Spooner, meanwhile, played left wing Friday night and had two goals and an assist for the B’€™s. With the Bruins’€™ depth chart crowded down the middle and Spooner having struggled with the defensive responsibilities of center, the team is at long last giving the 2010 second-round pick a good look on the left wing.

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Ryan Spooner scores twice for Bruins in preseason win over Islanders 10.03.14 at 11:32 pm ET
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Ryan Spooner scored twice and added an assist as the Bruins beat the Islanders, 6-1, in a preseason contest Friday in Bridgeport, Conn.

Spooner, who was among seven callups the team made for the game, played wing on a line with Chris Kelly and Seth Griffith after being kept in the middle for his career with the Bruins thus far. He scored an even-strength goal in the first and added a power-play tally in the third period. Spooner scoring is noteworthy, as his inability to do so at the NHL level (no goals in 27 career NHL games) is among the things that has kept him in Providence.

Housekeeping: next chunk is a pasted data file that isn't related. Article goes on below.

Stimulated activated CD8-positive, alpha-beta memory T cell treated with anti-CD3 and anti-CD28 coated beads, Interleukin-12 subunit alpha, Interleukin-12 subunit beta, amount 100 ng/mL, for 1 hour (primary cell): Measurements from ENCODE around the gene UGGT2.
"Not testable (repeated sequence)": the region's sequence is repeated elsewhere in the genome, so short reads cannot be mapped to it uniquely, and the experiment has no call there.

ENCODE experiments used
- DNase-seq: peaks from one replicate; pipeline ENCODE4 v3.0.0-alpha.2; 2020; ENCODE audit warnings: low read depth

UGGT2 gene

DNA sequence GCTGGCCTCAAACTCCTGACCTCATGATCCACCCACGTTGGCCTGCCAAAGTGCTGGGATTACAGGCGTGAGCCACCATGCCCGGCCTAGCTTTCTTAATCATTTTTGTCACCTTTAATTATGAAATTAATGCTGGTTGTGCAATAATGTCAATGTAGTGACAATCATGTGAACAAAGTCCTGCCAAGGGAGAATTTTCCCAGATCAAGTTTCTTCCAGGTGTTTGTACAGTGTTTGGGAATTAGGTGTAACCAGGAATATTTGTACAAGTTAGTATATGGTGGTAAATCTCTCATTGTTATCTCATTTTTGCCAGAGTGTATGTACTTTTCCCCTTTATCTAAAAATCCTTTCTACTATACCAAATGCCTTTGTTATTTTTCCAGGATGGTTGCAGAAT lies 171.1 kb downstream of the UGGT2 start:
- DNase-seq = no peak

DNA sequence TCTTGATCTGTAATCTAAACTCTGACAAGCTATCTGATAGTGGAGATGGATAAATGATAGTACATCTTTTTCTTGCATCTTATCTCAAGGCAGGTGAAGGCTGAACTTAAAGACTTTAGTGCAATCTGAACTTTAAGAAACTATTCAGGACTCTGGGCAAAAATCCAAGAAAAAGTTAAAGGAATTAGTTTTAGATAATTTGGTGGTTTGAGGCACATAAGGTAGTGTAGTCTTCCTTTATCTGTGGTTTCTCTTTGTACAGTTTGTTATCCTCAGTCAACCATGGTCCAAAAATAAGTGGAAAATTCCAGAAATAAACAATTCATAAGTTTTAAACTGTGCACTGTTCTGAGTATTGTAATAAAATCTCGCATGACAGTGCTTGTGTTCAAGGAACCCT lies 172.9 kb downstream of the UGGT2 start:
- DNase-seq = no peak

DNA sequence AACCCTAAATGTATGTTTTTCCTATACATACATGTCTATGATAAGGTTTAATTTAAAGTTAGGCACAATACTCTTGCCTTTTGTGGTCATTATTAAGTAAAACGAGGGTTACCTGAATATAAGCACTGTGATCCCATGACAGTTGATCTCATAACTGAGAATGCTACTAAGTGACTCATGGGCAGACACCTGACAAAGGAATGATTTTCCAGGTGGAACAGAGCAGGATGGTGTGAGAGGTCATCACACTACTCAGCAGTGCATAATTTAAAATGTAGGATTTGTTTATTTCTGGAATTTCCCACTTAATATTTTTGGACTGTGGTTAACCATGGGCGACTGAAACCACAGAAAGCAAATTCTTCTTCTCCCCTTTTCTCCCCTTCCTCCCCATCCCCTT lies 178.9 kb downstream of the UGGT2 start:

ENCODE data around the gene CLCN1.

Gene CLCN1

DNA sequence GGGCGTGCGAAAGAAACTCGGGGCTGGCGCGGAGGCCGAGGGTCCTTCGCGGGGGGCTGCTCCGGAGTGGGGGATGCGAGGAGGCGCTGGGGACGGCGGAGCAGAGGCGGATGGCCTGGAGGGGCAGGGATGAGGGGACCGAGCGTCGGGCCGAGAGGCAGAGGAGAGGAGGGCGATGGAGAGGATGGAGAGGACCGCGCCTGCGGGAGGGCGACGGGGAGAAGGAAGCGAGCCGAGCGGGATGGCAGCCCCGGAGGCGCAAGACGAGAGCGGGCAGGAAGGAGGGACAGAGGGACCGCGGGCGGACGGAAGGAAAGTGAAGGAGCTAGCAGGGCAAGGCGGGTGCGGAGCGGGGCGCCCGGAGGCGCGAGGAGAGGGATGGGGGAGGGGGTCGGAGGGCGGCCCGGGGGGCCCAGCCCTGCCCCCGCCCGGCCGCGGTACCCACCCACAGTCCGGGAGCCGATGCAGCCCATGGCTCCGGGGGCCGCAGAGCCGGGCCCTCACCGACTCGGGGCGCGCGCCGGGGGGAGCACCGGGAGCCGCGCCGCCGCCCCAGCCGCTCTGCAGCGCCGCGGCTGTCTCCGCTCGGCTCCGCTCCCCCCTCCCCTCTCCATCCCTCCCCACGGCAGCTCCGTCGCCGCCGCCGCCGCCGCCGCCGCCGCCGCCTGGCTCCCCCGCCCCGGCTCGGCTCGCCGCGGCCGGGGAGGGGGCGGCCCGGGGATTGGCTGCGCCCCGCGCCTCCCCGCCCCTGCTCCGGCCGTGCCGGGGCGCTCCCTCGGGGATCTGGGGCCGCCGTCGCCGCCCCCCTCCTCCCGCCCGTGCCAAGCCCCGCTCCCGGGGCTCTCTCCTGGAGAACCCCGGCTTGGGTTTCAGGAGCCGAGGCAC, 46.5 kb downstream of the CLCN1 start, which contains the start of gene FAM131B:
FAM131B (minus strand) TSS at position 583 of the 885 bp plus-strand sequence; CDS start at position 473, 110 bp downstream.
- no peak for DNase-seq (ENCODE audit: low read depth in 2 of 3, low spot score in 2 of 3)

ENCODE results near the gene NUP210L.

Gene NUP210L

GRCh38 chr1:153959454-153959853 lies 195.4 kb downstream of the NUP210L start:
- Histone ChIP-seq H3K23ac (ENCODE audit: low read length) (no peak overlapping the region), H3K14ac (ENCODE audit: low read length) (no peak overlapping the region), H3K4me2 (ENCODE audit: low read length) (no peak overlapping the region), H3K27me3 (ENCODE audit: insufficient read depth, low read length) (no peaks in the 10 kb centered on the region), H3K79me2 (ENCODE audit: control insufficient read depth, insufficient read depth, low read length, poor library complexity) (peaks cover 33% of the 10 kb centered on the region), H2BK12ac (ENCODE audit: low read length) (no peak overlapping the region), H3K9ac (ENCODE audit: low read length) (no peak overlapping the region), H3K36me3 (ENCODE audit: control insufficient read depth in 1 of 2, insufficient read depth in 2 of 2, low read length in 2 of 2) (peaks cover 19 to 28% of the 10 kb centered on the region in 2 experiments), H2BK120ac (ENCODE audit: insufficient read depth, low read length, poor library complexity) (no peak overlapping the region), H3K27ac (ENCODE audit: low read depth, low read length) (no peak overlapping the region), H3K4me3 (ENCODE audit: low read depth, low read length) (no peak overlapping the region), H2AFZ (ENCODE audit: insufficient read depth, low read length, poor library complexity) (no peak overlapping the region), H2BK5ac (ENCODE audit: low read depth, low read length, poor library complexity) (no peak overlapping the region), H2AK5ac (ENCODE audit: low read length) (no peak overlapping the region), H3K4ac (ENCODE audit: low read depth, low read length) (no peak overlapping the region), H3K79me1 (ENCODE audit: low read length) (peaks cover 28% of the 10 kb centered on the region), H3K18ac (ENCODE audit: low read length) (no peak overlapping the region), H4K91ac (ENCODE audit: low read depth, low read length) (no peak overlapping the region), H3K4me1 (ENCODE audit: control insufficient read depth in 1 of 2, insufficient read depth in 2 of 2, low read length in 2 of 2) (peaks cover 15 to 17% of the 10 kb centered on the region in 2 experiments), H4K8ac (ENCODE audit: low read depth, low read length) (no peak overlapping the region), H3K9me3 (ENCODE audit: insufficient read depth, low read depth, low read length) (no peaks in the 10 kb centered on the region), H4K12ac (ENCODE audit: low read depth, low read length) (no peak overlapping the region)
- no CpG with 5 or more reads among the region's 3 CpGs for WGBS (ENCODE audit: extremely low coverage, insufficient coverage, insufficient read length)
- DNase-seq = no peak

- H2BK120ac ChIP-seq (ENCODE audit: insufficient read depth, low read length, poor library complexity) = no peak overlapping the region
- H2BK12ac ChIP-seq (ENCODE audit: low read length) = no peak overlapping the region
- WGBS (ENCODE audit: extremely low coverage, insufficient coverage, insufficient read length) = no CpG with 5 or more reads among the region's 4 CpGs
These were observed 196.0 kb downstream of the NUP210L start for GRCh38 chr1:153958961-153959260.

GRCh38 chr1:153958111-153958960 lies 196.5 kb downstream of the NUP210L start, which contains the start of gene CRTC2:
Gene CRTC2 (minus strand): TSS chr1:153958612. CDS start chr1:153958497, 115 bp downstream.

The Bruins also got goals from Carl Soderberg, Seth Griffith, Daniel Paille and Reilly Smith.

David Pastrnak made his preseason debut for the B’€™s, playing right wing on a line with Paille and Alexander Khokhlachev.

Malcolm Subban started the game for the B’€™s. Their lineup was as follows:

Lucic – Soderberg – Smith
Spooner – Kelly – Griffith
Paille – Khokhlachev – Pastrnak
Florek – Cunningham – Caron

Bartkowski – Seidenberg
Krug – Miller
Breen – Trotman

The Bruins will play their final game of the preseason Saturday against the Red Wings at TD Garden.

David Pastrnak to make preseason debut vs. Islanders 10.03.14 at 12:44 pm ET
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WILMINGTON –€” David Pastrnak will make his preseason debut Friday night as the Bruins play the Islanders in Bridgeport.

Pastrnak, who suffered a shoulder injury in the second practice of training camp, skated on a line with Craig Cunningham and Daniel Paille in Friday’€™s practice.

“€œHe’€™ll be in the lineup tonight. He’€™s been cleared,” Claude Julien said. “€œHe got cleared yesterday afternoon when we spoke to our doctors, so he’€™s got the green light.”